Detroit Lions 2015 NFL Draft Watch List: Week 13


The Detroit Lions 2015 NFL Draft Watch List gives you college football players to watch each week who could be on the Detroit Lions’ radar next spring, with a particular focus on positions of need.

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Wisconsin (#16) vs. Iowa
3:30 p.m. EST – ABC/ESPN 2

Carl Davis (#71), DT – Iowa

Carl Davis, a 6-5, 315 lb. senior defensive tackle, was named second team All-Big Ten by league coaches in 2013  following a season in which he put up 42 tackles, four tackles for loss, one and half sacks, and one pass defended. As for this season, so far he has 26 tackles, five and half tackles for loss, and one sack under his belt.

Davis is very athletic for a big man and moves quite well for his size. He can handle double teams and has strong hands to control blocks on contact. His excellent size and the fact he’s a local product (he attended Sterling Heights Stevenson HS) could make him an interesting prospect for the Detroit Lions.

Jan 1, 2014; Tampa, Fl, USA; Iowa Hawkeyes offensive linesman Brandon Scherff (68) blocks against the LSU Tigers during the first half at Raymond James Stadium. Mandatory Credit: Kim Klement-USA TODAY Sports

Brandon Scherff (#68), OT – Iowa

Brandon Scherff, a senior offensive lineman for the Hawkeyes, received the team’s Roy. J. Carver Offensive Most Valuable Player and Team Hustle awards last season. The 6-5, 320 lb. left tackle is also a 2014 Lombardi Award semifinalist. Scherff is a natural bender with good hand technique. He utilizes lower body strength and leverage to consistently create movement off the LOS versus a head up defender. He is a better run blocker than pass blocker, but utilizes hand placement and powerful upper body strength to control defenders once he locks on.

Scherff is natural on the move, with the agility and body control to break down and hit second level targets. He has smooth movement, but is a bit stiff in the hips and can struggle re-directing to counter against quick inside moves. He can drop his base and hold his ground versus the bull rush. He is a versatile player, having lined up as both guard and tackle throughout his career.  Scherff may be a better fit on the right side.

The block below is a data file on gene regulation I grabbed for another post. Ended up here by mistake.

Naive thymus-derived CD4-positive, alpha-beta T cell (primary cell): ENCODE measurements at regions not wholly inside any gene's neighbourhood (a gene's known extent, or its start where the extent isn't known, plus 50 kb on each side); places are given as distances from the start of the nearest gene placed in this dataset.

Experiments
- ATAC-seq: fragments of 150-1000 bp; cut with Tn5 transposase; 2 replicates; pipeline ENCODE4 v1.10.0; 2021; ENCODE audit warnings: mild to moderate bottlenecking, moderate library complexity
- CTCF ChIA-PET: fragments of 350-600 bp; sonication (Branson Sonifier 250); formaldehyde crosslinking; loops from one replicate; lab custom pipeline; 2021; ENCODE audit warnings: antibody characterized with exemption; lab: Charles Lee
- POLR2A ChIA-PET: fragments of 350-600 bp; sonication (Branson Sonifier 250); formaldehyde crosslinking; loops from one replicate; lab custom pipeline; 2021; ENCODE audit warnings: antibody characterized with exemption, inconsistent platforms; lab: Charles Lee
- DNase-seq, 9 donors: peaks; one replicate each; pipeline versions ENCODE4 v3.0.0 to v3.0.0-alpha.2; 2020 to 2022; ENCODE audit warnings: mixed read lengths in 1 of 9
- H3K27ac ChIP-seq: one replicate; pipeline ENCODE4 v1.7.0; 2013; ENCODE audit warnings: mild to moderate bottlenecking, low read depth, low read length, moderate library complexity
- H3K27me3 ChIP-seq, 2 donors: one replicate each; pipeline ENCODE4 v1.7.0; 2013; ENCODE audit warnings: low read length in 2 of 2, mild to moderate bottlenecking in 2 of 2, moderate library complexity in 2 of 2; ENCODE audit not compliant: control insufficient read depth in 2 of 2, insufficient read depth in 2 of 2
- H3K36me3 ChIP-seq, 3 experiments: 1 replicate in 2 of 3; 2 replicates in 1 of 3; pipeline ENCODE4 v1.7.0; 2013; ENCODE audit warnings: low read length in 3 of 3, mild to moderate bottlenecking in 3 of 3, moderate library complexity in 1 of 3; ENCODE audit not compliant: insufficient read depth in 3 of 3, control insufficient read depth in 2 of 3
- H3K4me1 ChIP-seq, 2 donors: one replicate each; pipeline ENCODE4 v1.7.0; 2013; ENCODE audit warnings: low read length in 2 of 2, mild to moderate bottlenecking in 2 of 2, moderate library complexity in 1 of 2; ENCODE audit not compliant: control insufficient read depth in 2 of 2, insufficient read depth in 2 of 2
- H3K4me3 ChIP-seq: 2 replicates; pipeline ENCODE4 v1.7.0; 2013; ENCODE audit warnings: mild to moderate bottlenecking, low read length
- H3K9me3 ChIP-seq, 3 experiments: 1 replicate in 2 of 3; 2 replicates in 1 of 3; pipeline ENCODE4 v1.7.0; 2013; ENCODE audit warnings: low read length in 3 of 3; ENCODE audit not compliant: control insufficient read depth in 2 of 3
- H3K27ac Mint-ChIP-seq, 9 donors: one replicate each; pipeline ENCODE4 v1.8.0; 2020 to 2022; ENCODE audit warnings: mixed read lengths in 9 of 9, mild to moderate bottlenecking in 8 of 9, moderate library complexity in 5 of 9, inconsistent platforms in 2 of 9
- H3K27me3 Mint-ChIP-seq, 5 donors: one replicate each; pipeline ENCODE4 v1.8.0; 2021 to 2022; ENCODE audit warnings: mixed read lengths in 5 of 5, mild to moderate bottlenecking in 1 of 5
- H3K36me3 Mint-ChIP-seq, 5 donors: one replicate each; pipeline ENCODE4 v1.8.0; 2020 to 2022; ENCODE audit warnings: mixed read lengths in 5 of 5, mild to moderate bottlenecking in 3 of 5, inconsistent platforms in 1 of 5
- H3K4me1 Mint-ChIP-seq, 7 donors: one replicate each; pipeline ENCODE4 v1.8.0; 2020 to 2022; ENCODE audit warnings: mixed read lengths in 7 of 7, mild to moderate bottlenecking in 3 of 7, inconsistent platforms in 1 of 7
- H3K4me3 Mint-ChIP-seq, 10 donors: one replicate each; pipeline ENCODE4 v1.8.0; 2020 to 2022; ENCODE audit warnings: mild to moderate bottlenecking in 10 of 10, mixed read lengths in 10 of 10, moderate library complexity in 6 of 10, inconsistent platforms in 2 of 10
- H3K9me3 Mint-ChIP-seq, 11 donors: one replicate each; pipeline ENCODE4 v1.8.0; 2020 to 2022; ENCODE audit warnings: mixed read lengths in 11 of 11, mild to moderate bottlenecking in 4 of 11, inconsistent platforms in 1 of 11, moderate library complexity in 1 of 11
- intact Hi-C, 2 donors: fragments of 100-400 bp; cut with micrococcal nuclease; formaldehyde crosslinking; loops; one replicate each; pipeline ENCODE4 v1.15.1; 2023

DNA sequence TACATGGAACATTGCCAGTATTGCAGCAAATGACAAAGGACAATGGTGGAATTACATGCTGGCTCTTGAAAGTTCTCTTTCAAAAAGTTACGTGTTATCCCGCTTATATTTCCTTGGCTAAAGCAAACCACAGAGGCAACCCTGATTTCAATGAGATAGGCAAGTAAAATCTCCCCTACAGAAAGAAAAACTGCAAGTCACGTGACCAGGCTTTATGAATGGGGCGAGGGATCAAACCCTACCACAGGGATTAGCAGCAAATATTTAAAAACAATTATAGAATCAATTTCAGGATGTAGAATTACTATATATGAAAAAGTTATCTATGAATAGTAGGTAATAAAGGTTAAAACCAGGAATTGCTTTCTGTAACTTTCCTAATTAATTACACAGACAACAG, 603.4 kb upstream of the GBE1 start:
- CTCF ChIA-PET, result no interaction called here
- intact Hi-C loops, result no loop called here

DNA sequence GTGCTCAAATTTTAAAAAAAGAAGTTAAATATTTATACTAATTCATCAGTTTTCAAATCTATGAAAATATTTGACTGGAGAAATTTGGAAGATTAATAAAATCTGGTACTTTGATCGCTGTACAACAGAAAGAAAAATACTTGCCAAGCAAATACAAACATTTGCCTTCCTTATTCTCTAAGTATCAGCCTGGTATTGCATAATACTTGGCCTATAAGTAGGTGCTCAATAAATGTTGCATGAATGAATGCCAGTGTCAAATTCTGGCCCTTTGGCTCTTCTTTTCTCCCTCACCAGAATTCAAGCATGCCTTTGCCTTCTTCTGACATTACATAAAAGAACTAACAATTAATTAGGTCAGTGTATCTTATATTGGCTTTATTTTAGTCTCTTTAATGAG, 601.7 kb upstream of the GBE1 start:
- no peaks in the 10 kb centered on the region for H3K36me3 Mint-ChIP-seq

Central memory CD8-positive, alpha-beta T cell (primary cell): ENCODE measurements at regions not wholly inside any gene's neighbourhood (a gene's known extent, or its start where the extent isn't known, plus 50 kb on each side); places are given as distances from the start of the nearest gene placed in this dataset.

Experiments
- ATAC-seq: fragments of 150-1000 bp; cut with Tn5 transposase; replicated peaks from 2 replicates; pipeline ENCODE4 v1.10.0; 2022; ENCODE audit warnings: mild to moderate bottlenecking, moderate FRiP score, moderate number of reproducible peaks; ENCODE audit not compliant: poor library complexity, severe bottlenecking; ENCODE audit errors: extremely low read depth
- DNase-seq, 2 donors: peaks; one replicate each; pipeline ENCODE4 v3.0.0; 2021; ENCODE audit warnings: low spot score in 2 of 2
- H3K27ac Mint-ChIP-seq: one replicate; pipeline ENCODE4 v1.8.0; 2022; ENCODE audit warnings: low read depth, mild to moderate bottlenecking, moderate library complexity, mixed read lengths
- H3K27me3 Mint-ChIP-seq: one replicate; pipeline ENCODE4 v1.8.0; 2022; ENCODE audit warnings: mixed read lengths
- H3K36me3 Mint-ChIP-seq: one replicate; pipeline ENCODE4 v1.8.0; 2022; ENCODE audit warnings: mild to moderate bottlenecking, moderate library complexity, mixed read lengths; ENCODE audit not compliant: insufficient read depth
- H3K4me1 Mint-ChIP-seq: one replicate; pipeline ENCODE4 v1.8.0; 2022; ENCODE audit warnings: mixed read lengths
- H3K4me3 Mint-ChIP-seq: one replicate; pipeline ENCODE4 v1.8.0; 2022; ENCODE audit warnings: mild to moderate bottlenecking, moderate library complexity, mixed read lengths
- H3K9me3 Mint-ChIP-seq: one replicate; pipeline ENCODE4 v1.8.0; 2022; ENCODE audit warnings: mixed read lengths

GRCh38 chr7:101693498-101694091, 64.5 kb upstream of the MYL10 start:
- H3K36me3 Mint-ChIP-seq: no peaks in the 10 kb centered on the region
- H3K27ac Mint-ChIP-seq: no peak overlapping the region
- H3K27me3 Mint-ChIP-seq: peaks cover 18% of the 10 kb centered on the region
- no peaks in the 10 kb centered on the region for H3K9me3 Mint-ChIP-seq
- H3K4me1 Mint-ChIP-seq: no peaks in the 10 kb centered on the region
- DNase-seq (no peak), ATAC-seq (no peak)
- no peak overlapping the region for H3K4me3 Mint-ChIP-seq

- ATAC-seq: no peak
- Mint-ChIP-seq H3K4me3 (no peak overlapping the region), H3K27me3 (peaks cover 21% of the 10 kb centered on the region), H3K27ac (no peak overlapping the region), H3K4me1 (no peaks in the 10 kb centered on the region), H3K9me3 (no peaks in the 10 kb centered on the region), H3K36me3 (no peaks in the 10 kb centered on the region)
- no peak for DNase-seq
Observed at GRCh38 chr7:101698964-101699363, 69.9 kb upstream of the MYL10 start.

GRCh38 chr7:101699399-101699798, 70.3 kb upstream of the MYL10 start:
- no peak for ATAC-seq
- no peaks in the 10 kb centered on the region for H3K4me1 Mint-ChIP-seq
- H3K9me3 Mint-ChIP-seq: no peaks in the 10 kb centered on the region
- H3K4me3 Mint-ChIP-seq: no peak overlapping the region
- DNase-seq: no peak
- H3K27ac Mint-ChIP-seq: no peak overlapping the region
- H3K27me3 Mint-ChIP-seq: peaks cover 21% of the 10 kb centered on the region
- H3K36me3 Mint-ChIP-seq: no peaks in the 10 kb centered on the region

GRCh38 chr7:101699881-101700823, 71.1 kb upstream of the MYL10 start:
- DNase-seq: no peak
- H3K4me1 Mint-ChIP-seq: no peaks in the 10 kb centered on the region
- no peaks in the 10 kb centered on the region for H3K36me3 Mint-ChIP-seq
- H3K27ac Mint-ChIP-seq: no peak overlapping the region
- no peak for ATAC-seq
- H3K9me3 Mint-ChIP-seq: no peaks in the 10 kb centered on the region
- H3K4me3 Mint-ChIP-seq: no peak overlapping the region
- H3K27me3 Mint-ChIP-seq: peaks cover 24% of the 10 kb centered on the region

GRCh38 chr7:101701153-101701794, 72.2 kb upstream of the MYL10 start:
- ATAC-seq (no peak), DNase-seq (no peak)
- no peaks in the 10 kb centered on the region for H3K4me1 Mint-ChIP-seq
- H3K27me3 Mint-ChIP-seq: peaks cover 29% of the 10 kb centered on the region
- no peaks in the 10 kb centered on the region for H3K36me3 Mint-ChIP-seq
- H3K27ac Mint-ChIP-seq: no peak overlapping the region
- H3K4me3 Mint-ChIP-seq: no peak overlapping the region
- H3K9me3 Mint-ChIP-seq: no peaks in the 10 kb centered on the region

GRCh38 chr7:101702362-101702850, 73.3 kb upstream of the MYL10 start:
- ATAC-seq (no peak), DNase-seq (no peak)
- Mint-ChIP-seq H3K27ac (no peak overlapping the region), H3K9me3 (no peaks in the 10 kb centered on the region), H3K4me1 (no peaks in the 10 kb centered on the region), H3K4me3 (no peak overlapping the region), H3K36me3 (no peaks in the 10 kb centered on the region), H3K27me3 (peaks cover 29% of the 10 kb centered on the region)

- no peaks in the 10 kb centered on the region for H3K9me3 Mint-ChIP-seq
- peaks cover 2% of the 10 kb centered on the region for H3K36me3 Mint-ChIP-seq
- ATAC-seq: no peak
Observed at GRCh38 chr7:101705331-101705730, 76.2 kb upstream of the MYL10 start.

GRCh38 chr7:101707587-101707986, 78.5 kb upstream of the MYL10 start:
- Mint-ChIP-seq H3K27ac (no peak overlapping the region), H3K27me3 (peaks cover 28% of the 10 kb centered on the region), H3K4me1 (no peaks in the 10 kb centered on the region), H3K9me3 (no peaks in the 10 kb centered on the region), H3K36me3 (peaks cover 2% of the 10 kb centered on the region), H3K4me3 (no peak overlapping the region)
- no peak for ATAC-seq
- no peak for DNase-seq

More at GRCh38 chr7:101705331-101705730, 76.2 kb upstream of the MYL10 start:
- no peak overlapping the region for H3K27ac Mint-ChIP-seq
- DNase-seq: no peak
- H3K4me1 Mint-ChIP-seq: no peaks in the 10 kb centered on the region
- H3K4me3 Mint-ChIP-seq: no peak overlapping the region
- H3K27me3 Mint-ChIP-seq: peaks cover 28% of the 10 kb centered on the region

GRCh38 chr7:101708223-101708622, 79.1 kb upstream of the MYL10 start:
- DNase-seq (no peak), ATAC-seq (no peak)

Warren Herring (#45), DT – Wisconsin

Having spent the majority of the season sidelined after recovering from knee surgery, Herring is quickly working to get back to his old pace. Last season the 6-3, 294 lb. nose guard had 17 tackles, six tackles for loss, four sacks, and one QB hurry. In the five games he’s played in this season, he has ten tackles, one tackle for loss, one QB hurry, and one forced fumble.

Despite lacking quickness and speed to be an effective pass rusher, he showcases the strength to effectively serve in rotation as a “nose”. Herring is capable of stacking and occupying double teams at the POA.

Nov 1, 2014; Piscataway, NJ, USA; Wisconsin Badgers running back Melvin Gordon (25) runs through Rutgers Scarlet Knights during the third quarter at High Points Solutions Stadium. Wisconsin Badgers defeat the Rutgers Scarlet Knights 37-0. Mandatory Credit: Jim O

Melvin Gordon (#25), RB – Wisconsin

While it’s unlikely the Lions would take a running back this high, Gordon is too highlight-worthy not to mention for this game. Scouts have had their eye on Gordon since last year, but Gordon burst onto the scene last weekend when he broke the FBS single game rushing record with 408 yards against Nebraska. Gordon surpassed the old mark of 406, which was set by LaDainian Tomlinson, in the third quarter of the game.

The 6-1, 213 lb. running back boasts adequate size, however RBs with similar high cut frames have been susceptible to injury as they tend to run upright, exposing their frame.  Similar in style to Jamal Charles, he is a gliding runner with exceptional flexibility and body control.  Gordon has good vision, is instinctive, works off blocks well, and has outstanding acceleration. When the hole opens he sticks his foot in the ground and punches through with the speed to separate from second level defenders.  He fights hard for yards after contact. The Lions would be remiss to not give a player of his caliber a second-look, regardless of need.